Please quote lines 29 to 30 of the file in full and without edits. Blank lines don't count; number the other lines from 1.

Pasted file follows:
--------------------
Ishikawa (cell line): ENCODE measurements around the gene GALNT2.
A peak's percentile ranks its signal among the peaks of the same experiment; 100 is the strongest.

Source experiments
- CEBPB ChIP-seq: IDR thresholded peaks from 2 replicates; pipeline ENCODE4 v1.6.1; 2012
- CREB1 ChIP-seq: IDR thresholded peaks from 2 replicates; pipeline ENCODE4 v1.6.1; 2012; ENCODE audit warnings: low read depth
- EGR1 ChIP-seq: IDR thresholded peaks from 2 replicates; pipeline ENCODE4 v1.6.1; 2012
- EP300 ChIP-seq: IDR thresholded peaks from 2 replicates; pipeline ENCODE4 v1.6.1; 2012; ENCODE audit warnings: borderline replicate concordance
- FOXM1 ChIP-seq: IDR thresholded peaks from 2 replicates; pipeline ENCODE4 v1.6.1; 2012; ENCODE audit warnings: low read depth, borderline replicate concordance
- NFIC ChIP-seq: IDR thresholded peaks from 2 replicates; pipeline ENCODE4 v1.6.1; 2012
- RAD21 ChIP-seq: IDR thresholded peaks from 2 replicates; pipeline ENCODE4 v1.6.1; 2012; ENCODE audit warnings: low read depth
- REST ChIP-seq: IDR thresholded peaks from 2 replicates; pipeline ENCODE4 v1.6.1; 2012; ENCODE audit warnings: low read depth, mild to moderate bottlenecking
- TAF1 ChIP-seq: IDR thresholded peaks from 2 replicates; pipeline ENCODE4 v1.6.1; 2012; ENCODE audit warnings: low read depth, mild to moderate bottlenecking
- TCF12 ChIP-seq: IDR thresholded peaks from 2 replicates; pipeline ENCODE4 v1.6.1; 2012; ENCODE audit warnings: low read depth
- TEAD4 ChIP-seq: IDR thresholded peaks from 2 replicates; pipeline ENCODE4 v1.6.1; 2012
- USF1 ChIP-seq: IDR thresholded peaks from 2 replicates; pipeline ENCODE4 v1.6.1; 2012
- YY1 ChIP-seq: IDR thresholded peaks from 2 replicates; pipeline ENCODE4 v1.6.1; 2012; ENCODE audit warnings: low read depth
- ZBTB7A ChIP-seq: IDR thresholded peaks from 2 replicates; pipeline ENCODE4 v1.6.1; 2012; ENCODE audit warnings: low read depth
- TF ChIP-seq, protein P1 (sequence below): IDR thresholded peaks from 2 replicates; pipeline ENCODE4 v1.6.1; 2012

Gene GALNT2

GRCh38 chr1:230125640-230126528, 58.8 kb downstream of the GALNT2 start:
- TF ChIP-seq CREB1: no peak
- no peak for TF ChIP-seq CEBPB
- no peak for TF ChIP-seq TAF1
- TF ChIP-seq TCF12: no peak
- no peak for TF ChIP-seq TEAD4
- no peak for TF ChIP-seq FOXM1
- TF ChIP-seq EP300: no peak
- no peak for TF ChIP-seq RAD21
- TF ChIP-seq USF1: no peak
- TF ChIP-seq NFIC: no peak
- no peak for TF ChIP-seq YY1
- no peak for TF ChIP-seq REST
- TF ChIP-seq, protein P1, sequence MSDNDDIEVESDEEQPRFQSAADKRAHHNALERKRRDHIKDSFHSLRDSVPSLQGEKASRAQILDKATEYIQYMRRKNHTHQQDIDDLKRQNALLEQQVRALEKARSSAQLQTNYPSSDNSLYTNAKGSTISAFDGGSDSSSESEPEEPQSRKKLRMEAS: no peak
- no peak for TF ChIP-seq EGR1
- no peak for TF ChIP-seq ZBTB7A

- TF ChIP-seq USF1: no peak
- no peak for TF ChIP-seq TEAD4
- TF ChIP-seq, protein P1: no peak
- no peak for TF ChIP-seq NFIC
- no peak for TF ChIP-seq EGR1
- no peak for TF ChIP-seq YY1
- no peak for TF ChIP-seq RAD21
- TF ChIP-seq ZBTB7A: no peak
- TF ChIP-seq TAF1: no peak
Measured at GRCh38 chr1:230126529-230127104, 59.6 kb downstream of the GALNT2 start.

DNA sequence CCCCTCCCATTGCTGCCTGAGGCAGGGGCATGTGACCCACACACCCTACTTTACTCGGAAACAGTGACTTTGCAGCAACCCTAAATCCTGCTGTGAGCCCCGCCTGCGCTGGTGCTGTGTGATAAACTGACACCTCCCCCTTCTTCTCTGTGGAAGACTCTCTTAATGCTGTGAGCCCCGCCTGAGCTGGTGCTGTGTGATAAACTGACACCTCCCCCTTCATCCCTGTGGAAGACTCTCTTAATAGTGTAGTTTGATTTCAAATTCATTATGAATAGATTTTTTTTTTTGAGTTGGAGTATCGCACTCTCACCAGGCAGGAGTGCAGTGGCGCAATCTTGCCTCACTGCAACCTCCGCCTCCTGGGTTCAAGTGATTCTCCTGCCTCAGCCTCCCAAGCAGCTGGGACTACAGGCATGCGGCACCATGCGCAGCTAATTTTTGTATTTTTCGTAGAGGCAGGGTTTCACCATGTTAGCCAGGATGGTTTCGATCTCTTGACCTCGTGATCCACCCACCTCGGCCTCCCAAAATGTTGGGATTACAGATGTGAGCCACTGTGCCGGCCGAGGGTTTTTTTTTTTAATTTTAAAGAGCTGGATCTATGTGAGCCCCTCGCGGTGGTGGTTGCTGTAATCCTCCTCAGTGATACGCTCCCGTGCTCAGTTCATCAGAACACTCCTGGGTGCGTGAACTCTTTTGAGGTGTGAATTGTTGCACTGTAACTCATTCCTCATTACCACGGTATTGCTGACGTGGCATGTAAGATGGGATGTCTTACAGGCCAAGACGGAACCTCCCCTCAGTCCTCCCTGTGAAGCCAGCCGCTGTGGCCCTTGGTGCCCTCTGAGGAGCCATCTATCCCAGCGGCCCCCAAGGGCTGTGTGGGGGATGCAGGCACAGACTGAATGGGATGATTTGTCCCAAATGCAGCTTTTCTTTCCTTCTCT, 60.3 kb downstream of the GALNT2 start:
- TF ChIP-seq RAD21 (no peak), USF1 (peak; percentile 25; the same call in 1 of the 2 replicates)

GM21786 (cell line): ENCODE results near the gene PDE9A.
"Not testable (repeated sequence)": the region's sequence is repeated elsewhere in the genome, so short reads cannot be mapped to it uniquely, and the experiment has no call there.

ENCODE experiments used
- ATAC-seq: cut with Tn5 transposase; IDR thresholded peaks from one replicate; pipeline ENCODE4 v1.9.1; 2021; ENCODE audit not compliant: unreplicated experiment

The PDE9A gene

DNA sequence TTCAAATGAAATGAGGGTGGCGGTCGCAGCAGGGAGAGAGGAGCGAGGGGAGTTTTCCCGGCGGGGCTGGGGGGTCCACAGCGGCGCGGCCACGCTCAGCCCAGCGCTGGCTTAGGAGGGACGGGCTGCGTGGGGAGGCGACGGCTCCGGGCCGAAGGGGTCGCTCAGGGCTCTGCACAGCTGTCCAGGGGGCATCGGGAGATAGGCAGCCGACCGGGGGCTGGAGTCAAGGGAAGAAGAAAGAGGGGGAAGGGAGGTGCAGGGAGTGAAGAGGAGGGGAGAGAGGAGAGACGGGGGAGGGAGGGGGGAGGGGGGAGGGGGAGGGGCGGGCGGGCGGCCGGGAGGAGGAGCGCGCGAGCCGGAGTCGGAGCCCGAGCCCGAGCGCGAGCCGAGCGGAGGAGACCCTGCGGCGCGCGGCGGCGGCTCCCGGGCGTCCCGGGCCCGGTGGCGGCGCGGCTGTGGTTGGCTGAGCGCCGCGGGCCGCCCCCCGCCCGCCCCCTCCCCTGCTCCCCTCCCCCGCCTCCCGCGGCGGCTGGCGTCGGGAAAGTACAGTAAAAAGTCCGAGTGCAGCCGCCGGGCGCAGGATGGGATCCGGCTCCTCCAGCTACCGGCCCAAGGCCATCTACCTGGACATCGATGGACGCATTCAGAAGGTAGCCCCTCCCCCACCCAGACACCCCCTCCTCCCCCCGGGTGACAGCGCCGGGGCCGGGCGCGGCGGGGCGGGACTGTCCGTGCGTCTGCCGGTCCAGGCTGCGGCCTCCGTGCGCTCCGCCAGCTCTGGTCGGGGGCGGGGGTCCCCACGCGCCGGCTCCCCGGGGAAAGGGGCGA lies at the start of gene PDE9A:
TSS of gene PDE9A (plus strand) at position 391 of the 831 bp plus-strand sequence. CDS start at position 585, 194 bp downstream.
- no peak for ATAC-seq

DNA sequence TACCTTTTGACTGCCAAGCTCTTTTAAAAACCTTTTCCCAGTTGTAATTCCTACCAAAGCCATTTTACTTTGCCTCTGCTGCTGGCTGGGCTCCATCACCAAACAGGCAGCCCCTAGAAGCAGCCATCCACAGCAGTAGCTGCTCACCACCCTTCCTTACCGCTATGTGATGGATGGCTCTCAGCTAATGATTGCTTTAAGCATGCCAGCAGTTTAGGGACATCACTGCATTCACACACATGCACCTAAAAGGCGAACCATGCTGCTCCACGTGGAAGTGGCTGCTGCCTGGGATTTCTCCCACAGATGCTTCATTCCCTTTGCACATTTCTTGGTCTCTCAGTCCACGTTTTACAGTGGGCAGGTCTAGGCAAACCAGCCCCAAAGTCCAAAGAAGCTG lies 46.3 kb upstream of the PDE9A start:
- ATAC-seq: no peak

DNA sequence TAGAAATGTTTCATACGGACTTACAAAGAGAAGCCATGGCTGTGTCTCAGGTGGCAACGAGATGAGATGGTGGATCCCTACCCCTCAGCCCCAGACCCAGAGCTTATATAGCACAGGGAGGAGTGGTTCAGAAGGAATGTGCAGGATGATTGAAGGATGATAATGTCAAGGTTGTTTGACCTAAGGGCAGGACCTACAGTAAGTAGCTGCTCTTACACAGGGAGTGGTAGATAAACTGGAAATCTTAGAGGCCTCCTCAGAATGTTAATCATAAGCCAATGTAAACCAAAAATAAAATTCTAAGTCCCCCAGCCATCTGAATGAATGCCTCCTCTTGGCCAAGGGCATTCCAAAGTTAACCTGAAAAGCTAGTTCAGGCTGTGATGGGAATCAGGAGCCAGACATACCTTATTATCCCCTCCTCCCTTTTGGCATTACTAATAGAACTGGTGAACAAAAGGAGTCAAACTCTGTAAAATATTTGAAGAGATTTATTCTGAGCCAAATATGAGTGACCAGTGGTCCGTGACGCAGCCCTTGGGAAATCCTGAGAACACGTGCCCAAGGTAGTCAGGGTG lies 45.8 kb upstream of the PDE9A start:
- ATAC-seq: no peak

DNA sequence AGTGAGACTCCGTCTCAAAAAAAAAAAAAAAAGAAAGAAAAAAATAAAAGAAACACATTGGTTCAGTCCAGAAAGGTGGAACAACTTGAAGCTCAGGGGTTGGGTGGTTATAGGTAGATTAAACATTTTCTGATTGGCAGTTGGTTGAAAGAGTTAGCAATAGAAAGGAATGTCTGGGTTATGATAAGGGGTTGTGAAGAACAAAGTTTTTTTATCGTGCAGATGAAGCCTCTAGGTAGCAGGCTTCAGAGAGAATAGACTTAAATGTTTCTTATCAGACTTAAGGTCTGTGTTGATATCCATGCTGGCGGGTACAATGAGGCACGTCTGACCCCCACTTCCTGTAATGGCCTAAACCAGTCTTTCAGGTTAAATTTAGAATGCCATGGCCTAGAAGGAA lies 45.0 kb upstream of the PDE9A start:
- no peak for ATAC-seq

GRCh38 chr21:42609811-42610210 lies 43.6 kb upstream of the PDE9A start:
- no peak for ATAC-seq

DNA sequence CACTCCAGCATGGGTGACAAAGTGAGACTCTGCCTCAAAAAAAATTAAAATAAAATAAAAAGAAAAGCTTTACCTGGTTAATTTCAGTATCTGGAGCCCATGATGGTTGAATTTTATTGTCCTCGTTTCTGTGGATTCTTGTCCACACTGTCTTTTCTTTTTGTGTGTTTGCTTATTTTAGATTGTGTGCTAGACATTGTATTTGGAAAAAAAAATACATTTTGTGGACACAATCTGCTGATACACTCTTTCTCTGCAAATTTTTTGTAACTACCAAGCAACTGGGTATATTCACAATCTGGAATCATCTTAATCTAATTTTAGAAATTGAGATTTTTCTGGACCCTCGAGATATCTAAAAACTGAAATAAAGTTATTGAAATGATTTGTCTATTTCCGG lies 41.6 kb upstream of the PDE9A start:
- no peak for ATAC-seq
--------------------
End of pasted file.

- TF ChIP-seq USF1: no peak
- TF ChIP-seq NFIC: no peak